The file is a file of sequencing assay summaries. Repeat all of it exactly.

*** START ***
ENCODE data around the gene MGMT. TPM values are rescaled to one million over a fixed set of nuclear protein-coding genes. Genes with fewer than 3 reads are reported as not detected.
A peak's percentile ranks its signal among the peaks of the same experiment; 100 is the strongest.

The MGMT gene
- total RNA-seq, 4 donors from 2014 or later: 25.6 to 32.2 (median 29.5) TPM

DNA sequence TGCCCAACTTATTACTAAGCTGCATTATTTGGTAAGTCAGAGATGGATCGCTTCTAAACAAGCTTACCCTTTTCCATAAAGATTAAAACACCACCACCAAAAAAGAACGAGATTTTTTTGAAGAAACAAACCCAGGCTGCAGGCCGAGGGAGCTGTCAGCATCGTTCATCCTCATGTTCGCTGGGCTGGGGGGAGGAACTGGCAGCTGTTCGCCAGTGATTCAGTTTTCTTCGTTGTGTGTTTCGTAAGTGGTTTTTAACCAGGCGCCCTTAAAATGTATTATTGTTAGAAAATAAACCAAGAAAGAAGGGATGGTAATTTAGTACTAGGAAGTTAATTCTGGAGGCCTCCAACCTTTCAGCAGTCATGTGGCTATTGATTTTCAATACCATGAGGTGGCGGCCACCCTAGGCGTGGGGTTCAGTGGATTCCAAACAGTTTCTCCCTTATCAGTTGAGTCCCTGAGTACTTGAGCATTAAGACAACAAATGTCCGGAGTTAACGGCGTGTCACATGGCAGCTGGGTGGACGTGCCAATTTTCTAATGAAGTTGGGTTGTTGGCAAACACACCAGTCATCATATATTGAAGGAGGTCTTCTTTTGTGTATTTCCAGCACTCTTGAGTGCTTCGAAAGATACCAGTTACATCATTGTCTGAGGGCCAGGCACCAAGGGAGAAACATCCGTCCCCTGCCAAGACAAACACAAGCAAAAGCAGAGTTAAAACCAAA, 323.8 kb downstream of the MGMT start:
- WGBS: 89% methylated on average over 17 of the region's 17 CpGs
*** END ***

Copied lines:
ENCODE data around the gene MGMT. TPM values are rescaled to one million over a fixed set of nuclear protein-coding genes. Genes with fewer than 3 reads are reported as not detected.
A peak's percentile ranks its signal among the peaks of the same experiment; 100 is the strongest.

The MGMT gene
- total RNA-seq, 4 donors from 2014 or later: 25.6 to 32.2 (median 29.5) TPM

DNA sequence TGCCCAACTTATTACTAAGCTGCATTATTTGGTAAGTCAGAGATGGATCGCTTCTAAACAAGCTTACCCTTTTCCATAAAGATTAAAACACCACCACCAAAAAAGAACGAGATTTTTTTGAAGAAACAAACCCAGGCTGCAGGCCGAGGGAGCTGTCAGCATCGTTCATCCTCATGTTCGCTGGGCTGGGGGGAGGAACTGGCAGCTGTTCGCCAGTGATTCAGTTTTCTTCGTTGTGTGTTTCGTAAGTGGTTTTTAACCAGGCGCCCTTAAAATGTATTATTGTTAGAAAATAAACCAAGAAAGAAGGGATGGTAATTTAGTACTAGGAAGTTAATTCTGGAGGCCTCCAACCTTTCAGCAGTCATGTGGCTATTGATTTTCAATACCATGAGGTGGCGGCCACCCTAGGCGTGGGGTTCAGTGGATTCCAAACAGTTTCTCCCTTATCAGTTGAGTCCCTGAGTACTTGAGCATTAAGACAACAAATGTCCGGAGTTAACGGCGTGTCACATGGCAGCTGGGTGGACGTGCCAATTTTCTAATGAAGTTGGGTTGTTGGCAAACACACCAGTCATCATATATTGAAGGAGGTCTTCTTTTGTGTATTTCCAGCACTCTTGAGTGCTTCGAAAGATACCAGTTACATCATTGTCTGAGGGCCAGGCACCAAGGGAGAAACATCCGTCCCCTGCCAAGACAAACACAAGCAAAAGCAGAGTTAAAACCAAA, 323.8 kb downstream of the MGMT start:
- WGBS: 89% methylated on average over 17 of the region's 17 CpGs